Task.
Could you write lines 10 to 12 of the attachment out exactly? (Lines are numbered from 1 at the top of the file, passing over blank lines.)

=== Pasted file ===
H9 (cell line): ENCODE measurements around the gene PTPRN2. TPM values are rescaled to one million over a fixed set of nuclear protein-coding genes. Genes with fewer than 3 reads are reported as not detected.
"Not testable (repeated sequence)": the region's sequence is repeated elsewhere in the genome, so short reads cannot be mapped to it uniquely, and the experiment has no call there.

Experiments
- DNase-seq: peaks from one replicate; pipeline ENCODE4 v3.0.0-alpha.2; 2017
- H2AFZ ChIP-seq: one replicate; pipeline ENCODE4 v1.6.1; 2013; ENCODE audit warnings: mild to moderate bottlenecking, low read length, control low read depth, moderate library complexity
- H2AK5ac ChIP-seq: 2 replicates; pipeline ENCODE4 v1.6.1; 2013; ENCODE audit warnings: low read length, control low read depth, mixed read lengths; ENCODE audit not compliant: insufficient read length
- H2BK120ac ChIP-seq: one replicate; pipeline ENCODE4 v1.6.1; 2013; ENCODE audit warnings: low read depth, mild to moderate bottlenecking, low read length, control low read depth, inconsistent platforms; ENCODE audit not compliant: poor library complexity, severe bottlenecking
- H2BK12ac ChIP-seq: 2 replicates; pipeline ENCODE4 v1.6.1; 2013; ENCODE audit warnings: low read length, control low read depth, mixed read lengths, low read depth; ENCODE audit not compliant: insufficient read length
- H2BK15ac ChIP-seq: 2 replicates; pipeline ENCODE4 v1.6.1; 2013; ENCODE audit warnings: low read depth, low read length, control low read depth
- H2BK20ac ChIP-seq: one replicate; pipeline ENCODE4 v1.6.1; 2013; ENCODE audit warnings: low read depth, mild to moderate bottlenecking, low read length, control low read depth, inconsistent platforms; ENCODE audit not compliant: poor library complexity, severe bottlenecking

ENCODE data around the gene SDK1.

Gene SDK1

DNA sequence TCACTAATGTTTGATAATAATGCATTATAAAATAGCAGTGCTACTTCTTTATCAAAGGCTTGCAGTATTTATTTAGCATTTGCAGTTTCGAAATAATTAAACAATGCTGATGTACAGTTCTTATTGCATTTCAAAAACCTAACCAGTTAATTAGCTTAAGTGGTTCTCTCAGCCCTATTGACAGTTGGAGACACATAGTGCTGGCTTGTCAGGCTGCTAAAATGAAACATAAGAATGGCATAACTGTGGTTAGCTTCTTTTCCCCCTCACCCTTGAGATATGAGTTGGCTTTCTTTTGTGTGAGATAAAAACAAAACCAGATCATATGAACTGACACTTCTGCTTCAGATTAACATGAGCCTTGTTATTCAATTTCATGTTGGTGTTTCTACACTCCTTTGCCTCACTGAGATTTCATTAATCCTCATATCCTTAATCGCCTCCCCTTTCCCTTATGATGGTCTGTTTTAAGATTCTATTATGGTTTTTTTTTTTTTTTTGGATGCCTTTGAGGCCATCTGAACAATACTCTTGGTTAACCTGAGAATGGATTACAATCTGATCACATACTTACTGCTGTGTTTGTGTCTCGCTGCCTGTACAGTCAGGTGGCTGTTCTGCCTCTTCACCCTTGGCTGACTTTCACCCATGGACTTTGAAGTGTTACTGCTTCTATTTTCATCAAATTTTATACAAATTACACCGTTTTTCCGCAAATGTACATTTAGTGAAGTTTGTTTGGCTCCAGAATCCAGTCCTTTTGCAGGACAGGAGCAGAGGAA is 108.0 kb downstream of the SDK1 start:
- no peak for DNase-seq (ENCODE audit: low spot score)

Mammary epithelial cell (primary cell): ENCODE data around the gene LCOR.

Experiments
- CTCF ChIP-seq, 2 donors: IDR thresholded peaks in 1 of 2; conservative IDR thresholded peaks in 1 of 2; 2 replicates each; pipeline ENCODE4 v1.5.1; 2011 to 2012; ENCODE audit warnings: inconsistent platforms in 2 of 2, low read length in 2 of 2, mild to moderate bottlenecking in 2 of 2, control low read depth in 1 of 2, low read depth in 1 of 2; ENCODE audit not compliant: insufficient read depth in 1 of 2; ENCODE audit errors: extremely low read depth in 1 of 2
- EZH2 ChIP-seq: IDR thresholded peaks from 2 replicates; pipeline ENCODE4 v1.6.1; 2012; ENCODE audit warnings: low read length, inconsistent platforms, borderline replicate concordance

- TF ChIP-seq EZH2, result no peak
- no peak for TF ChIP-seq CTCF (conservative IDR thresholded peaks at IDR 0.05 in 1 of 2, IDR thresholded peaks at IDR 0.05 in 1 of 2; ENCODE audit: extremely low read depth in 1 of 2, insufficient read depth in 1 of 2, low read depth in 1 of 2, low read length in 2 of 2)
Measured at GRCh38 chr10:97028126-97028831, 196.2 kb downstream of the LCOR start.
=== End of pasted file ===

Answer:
- H2BK20ac ChIP-seq: one replicate; pipeline ENCODE4 v1.6.1; 2013; ENCODE audit warnings: low read depth, mild to moderate bottlenecking, low read length, control low read depth, inconsistent platforms; ENCODE audit not compliant: poor library complexity, severe bottlenecking

ENCODE data around the gene SDK1.

Gene SDK1